• Women in their 40’s – 50’s, and men in their 60’s – 70’s – although women, in general, are more at risk than men
  • Those with thyroid nodules
  • Those already with thyroid disease – hypothyroidism, Grave’s disease, Hashimoto’s disease are all indicators
  • Someone with a family history of thyroid cancer
  • People with certain rare diseases (multiple endocrine neoplasia, Cowden disease, Carney complex, type 1)
  • People who make a high number of colon polyps

In Conclusion: Those who are at risk for thyroid cancer should be able to identify themselves from this list. If you fall anywhere around here, now is the time to learn more about your thyroid and it’s current status. Don’t guess, test and get an ultrasound today!

Action Steps For Thyroid Cancer

What kind of steps do we want to be taking so that we can prevent thyroid cancer? There are some pretty easy ones we can start doing, even today, that can help us gain a better understanding of our thyroid health.

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These steps apply to anyone, and they are easy to do, please consider:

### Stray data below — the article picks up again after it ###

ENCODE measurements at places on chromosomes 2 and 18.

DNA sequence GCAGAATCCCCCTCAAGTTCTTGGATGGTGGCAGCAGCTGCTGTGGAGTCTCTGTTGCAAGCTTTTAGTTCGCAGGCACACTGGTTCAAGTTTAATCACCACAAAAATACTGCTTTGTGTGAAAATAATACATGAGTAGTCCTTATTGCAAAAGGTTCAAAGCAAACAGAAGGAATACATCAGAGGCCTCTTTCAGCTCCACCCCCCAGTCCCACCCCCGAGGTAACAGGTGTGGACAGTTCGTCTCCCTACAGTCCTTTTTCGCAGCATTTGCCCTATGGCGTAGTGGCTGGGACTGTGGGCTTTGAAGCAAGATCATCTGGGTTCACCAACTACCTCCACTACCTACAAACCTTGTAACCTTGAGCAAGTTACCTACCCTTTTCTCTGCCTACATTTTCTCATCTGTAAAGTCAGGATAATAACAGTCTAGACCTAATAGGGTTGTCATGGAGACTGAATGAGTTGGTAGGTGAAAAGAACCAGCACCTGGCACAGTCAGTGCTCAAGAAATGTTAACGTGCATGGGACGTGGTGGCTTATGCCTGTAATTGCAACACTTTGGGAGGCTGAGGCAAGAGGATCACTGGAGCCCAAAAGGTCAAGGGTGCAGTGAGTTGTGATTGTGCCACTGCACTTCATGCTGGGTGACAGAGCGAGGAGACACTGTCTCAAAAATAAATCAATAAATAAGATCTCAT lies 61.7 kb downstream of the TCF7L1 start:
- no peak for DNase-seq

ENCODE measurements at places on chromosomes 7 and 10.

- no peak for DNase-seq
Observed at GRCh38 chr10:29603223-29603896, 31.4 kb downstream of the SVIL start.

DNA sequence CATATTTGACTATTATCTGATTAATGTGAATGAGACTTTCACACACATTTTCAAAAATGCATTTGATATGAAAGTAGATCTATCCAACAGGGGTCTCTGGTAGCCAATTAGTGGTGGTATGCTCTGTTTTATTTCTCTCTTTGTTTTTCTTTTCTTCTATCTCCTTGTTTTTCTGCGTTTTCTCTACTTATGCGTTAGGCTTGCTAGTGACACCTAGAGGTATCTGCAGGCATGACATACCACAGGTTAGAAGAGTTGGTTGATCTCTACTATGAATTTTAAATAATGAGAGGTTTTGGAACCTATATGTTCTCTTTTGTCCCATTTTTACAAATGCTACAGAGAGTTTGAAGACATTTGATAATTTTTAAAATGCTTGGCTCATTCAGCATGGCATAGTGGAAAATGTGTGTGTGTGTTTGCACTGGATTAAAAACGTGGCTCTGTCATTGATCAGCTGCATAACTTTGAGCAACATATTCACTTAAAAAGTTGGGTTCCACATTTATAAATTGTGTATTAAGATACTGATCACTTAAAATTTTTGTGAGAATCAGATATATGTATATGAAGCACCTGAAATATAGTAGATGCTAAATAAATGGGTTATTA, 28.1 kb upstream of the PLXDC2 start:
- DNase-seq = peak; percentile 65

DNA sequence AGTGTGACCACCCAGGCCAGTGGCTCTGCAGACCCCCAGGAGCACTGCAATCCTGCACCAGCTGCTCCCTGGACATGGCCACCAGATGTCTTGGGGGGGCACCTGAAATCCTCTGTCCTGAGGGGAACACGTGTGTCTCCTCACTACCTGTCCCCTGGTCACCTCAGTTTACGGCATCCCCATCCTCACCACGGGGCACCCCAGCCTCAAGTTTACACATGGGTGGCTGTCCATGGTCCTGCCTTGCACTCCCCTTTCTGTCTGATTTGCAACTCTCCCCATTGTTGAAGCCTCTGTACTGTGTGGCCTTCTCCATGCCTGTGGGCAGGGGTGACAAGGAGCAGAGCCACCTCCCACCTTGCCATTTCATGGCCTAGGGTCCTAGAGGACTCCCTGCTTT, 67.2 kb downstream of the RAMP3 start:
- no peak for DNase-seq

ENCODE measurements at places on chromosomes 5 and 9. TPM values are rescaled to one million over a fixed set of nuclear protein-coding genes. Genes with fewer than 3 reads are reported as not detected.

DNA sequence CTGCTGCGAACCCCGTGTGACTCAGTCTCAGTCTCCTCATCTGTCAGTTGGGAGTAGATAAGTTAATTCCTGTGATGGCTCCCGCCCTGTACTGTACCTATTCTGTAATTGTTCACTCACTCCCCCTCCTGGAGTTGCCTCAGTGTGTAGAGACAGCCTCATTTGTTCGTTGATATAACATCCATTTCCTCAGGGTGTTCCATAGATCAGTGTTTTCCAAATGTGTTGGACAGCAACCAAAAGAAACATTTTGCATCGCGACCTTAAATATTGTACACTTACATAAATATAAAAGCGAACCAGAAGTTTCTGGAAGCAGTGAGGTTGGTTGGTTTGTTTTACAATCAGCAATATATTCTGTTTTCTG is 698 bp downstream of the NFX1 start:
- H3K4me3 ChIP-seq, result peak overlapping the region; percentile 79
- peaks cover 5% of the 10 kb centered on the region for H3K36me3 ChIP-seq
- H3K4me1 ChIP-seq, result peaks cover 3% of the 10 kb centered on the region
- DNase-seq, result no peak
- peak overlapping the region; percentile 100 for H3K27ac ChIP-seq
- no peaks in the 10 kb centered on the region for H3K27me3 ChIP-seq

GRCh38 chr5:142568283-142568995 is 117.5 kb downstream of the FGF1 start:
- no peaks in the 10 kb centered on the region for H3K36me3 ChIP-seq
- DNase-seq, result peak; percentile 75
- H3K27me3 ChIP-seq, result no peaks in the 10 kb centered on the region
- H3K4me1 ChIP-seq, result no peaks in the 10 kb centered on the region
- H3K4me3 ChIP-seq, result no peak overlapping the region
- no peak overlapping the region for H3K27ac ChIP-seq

1. Neck Checks – Like a self-examination, you can examine the structural integrity of your neck to see if there are any unexplained lumps that you need to check out. Set a reminder on your phone, and feel around your neck on both sides (5).
  2. Doctor’s Examination – As part of your yearly check-up, have your doctor examine your neck while you are there. This is a really nice complement to your self-examinations.
  3. Detoxify – Learn about your day-to-day exposure to pollutants and reduce it (6). Also consider testing yourself to see what has built up in your body in the past and eliminate any persistent pollutants.

For those who are at a higher risk, these are the steps you want to take:

  1. Keep your Thyroid Stimulating Hormone (TSH) levels below 2.0 – TSH causes the thyroid to grow new cells, if there are thyroid cancer cells present, they will unfortunately be stimulated by the TSH.
  2. Get an annual thyroid ultrasound.